The HIV-1 p24 open reading frame was amplified from plasmid pHIV which contains the HIV-1 NY5 and LAV strain hybrid genome  with the forward primer (5'-GAG GAT CCC CCA TAG TGC AGA ACC TC-3', BamHI site underlined), and the reverse primer (CCG GTA CCT TAG AAA ACT CTT GCT TTA TG-3', KpnI site underlined). The PCR product was digested with BamHI and KpnI and inserted into the prokaryotic expression pQE30 digested with the same enzymes to create the p24 expression plasmid pQE30-p24.
Expression of the p24 protein
E.coli BL21 transformed with pQE30-p24 was cultured in LB medium supplemented with 50 μg/ml ampicillin for growth at 37°C until the logarithmic phase (at OD600 of 0.5-0.6) and induced by isopropyl-β-D-Thiogalactoside (IPTG) at a final concentration of 1.0 mM for 12 h at 20°C. The bacterial lysates were subjected to 15% SDS-PAGE, and Bandscan5.0 software was applied to assess the expression of the fusion protein.
Characterization of the solubility of the p24 protein
To assess the solubility of the His-tagged p24 protein, logarithmic phase bacterial cultures were pelleted and suspended in 20 mM Tris-HCl lysis buffer (pH 8.0) supplemented with 100 mM NaCl, 1.0 mM phenylmethyl sulfonylfluoride (PMSF), 50 mg/ml lysozyme and subjected to sonication on ice until clear. The total bacterial proteins were then partitioned into soluble and insoluble fractions by centrifugation at 14,000 × g for 20 min at 4°C. The supernatant (soluble fraction) was collected and the pellets (insoluble fraction), which contained the inclusion bodies, were suspended in deionized water. Both fractions were analyzed in parallel by 15% SDS-PAGE to characterize the solubility of the His-tagged p24 protein.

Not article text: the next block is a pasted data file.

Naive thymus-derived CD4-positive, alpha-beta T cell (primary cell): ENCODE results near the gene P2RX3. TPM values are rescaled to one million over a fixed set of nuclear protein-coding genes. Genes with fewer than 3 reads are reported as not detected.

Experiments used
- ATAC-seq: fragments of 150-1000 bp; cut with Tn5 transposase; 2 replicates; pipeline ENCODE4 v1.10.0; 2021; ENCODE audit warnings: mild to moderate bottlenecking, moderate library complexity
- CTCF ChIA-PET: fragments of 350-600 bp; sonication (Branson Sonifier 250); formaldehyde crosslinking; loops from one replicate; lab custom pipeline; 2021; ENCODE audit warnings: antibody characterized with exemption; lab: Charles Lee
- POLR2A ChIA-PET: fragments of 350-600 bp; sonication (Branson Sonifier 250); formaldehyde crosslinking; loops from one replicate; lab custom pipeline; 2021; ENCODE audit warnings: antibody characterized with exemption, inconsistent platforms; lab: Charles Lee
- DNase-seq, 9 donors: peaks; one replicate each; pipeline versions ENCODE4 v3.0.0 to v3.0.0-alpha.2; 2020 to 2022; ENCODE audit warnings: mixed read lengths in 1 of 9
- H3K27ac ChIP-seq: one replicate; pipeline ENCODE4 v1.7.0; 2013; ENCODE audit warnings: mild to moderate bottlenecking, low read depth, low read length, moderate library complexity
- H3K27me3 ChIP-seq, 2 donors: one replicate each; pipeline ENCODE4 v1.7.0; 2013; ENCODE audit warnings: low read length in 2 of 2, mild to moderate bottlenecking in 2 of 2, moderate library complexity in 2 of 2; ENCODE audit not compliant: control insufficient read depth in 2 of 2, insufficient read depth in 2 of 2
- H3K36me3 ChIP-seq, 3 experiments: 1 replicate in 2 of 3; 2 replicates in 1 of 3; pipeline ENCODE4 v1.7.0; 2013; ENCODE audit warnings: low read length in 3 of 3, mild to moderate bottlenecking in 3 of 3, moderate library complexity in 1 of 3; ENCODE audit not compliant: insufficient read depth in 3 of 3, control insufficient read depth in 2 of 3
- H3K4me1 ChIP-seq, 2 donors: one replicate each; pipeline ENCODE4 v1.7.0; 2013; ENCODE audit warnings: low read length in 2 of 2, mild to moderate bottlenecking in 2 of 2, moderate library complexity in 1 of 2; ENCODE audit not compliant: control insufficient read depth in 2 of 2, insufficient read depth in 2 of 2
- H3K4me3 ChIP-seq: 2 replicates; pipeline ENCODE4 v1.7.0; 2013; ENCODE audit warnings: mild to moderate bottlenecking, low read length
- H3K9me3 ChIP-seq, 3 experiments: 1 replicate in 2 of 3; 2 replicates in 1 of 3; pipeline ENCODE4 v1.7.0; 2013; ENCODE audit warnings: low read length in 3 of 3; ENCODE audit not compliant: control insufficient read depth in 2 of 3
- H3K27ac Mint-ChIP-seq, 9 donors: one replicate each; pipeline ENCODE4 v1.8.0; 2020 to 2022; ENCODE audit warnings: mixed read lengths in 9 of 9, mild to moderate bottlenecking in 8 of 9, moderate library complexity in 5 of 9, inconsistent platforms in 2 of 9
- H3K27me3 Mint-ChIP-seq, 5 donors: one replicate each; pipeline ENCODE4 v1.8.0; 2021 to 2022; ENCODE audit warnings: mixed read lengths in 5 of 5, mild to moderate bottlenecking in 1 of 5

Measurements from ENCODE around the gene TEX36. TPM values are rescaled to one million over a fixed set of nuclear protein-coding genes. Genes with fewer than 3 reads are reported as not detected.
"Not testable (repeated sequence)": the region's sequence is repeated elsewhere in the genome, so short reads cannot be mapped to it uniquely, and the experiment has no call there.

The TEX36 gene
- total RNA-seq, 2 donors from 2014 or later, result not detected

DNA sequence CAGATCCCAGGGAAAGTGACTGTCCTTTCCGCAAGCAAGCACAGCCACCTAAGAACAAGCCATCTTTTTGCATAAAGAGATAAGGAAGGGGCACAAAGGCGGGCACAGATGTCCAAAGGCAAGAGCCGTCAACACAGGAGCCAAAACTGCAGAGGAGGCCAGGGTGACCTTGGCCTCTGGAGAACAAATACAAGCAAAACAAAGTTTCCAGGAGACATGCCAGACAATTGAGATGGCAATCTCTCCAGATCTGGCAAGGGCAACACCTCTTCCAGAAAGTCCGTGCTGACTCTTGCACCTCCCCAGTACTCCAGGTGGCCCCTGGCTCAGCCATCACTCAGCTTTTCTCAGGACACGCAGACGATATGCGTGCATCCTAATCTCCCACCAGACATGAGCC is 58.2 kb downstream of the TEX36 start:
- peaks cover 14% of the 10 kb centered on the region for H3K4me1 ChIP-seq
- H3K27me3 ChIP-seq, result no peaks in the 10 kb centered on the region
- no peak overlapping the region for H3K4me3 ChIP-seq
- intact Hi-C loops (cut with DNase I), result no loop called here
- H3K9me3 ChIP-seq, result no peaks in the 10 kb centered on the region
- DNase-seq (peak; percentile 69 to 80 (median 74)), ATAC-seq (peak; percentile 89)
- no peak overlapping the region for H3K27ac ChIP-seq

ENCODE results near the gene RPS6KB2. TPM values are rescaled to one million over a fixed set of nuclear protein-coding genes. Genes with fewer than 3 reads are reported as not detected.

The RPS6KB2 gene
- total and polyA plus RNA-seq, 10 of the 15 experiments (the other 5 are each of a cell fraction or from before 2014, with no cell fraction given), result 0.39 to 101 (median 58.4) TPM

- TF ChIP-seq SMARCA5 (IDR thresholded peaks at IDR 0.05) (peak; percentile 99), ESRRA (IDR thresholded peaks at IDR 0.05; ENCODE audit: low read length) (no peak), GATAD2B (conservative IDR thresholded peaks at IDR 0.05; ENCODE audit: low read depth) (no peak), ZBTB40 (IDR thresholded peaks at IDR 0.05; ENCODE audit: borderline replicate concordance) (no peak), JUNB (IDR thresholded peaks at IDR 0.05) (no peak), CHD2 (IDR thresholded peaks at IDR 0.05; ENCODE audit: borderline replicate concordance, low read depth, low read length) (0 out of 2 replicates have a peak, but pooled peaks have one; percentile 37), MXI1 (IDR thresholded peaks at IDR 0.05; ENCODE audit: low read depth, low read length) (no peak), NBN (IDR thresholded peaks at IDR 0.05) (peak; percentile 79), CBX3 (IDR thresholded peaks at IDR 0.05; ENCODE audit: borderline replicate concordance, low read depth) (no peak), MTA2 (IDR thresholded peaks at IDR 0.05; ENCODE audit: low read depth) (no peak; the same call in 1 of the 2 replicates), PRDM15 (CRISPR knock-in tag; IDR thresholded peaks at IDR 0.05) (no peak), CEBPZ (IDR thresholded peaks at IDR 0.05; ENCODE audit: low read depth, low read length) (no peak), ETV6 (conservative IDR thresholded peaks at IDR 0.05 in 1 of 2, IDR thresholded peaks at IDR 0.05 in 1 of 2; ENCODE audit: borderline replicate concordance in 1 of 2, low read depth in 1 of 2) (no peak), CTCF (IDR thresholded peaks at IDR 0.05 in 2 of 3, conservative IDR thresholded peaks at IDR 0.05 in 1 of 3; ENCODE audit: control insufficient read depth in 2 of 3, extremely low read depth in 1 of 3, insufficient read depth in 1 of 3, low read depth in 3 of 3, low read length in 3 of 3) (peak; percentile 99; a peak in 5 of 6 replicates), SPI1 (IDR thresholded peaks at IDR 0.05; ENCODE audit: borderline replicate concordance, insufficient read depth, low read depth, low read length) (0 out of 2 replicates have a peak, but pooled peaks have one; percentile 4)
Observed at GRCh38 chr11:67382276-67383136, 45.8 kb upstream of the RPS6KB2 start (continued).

Purification of the p24 protein
The supernatant was filtered through a 0.45-μm membrane (Pall Corporation, USA) and then loaded onto a gravity-flow column packed with 2 ml Ni2+-NTA resin slurry (Qiagen, Germany). His-tagged p24 fusion proteins were purified following the manufacturer's handbook for high-level expression and purification of 6×His-tagged protein and the yield was quantified using a Coomassie Protein Assay Kit (Biomed, China). 15% SDS-PAGE was performed to validate the identity and evaluate the purity of the target fusion protein.